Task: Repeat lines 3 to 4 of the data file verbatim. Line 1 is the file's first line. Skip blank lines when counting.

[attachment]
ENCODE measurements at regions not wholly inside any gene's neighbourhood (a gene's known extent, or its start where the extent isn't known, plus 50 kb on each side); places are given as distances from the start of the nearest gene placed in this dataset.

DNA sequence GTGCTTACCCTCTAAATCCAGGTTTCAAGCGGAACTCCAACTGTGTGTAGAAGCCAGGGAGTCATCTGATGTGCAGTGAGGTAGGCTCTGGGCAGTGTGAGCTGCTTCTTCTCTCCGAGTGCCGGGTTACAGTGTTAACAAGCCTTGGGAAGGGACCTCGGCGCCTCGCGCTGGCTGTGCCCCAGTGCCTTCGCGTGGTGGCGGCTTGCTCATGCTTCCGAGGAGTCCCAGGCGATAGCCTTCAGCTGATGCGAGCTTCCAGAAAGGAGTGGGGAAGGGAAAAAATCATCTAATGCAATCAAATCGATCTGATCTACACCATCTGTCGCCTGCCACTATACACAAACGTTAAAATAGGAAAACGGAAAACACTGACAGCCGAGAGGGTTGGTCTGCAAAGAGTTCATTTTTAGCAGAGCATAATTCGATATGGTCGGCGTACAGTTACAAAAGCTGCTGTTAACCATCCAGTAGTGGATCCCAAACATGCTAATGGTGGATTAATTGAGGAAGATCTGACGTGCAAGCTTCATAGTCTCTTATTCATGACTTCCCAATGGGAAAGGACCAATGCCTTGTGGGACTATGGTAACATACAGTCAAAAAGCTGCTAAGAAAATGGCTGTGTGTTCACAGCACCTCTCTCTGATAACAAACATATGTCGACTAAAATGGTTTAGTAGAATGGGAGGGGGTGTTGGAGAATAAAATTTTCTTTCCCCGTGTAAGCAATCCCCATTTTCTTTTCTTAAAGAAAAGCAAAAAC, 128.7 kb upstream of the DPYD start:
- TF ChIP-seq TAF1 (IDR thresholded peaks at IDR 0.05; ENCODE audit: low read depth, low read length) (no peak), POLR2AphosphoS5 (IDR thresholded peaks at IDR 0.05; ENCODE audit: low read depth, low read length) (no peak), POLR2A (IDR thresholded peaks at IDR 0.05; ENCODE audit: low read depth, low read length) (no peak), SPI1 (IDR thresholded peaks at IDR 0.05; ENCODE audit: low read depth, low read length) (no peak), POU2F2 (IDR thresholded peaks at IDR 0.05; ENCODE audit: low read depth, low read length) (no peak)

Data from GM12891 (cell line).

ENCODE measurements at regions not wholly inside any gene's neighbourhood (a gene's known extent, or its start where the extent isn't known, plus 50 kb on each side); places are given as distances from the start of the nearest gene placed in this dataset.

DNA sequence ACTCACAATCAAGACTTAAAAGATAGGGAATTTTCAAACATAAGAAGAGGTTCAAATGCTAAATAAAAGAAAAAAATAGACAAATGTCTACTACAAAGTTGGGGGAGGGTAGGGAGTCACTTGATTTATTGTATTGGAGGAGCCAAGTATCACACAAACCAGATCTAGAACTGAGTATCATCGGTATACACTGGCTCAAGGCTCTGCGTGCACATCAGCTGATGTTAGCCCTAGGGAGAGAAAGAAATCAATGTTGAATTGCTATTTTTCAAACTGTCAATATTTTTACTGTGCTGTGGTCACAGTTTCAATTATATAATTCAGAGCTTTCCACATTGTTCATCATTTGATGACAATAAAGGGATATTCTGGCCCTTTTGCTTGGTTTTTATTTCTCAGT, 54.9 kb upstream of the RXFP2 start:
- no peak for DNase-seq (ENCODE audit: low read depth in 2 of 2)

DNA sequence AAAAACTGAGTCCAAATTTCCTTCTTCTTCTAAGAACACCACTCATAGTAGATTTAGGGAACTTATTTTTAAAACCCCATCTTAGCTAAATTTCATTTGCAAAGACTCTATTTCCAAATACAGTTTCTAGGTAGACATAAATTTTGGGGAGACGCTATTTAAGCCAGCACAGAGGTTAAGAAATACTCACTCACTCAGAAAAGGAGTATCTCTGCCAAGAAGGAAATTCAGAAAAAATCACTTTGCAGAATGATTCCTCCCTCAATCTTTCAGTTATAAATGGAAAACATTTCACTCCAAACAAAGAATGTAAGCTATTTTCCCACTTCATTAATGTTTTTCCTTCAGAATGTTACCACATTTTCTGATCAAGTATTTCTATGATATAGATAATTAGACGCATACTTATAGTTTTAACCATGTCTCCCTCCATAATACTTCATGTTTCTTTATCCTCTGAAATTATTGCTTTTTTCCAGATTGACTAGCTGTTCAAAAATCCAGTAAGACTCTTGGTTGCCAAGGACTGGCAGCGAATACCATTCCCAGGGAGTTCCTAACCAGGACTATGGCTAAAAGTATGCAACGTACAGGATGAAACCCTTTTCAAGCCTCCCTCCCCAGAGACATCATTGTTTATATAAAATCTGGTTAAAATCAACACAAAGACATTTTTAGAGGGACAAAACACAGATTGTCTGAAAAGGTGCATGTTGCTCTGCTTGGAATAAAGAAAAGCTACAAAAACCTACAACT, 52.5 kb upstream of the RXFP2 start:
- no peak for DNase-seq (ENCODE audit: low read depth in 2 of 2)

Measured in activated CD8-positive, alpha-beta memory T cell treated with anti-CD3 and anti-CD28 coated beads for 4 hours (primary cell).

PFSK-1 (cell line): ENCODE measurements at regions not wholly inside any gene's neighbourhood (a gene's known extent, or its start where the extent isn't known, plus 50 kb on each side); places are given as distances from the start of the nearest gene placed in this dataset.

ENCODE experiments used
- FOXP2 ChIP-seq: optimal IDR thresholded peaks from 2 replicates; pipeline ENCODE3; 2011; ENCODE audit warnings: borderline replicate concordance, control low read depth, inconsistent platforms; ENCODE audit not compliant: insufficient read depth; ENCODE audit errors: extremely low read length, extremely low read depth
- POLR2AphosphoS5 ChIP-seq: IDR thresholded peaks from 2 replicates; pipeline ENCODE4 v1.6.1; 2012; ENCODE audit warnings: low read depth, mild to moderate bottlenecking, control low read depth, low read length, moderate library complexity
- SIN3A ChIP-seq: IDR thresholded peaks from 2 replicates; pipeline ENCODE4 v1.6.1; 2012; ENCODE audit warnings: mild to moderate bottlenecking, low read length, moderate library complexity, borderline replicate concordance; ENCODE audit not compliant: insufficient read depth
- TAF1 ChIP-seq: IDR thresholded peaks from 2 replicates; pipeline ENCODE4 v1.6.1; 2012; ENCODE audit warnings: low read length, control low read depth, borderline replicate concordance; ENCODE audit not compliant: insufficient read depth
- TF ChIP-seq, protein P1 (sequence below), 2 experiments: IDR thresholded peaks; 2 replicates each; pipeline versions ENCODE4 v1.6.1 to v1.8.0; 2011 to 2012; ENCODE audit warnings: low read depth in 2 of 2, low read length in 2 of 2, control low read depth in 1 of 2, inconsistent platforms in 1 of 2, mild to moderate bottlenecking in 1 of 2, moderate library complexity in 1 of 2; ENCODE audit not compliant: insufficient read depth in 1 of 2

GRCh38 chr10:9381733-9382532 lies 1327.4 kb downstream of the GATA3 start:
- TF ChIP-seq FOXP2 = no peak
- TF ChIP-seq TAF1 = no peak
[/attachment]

- TF ChIP-seq TAF1 (IDR thresholded peaks at IDR 0.05; ENCODE audit: low read depth, low read length) (no peak), POLR2AphosphoS5 (IDR thresholded peaks at IDR 0.05; ENCODE audit: low read depth, low read length) (no peak), POLR2A (IDR thresholded peaks at IDR 0.05; ENCODE audit: low read depth, low read length) (no peak), SPI1 (IDR thresholded peaks at IDR 0.05; ENCODE audit: low read depth, low read length) (no peak), POU2F2 (IDR thresholded peaks at IDR 0.05; ENCODE audit: low read depth, low read length) (no peak)

Data from GM12891 (cell line).